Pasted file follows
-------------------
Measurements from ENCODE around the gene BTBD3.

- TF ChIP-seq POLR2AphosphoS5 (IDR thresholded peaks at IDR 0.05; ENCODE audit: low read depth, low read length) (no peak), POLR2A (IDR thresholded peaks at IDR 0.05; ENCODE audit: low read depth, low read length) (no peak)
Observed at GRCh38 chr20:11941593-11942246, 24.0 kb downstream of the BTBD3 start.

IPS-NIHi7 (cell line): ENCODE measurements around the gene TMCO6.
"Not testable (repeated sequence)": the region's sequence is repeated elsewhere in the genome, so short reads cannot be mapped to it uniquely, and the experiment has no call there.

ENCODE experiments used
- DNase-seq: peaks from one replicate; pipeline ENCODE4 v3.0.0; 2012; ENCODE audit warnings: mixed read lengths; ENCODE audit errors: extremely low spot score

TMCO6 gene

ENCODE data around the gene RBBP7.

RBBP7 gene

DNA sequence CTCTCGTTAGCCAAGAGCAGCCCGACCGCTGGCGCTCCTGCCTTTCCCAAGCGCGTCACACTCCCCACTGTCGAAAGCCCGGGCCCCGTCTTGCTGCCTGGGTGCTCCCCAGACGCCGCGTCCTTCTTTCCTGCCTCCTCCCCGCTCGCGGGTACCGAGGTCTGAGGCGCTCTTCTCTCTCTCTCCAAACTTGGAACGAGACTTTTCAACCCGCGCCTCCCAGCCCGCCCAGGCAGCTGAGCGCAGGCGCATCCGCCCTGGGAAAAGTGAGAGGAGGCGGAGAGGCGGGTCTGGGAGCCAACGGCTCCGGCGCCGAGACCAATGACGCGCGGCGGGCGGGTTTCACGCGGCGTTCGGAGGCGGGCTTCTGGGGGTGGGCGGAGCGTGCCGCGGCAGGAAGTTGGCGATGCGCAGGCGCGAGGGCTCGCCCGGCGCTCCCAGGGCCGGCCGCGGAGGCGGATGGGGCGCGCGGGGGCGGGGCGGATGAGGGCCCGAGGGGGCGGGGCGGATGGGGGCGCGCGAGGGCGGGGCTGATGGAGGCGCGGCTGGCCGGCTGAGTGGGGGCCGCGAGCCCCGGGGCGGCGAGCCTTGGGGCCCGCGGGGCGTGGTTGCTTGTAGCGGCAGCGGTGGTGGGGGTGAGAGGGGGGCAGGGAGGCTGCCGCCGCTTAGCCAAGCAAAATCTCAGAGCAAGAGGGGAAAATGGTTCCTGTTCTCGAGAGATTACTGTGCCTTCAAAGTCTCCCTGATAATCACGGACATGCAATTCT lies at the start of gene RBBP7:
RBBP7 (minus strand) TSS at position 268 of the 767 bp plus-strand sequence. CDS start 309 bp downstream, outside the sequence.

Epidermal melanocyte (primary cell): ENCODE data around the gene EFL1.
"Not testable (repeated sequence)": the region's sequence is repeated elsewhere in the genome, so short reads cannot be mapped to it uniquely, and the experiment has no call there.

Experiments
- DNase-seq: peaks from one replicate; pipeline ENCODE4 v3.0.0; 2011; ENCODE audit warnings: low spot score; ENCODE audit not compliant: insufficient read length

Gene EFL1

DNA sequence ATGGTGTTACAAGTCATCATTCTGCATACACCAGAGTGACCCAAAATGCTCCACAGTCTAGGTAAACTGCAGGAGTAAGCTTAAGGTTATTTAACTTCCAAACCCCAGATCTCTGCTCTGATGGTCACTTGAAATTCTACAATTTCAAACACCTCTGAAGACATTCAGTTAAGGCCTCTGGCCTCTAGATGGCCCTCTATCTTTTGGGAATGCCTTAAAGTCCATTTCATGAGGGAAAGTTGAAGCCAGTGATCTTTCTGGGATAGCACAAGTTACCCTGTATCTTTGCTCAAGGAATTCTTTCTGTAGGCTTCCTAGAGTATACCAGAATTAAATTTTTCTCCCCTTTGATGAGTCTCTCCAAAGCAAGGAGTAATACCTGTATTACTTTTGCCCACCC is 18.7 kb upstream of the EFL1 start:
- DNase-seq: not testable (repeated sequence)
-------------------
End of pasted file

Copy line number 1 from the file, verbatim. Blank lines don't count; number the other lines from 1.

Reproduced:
Measurements from ENCODE around the gene BTBD3.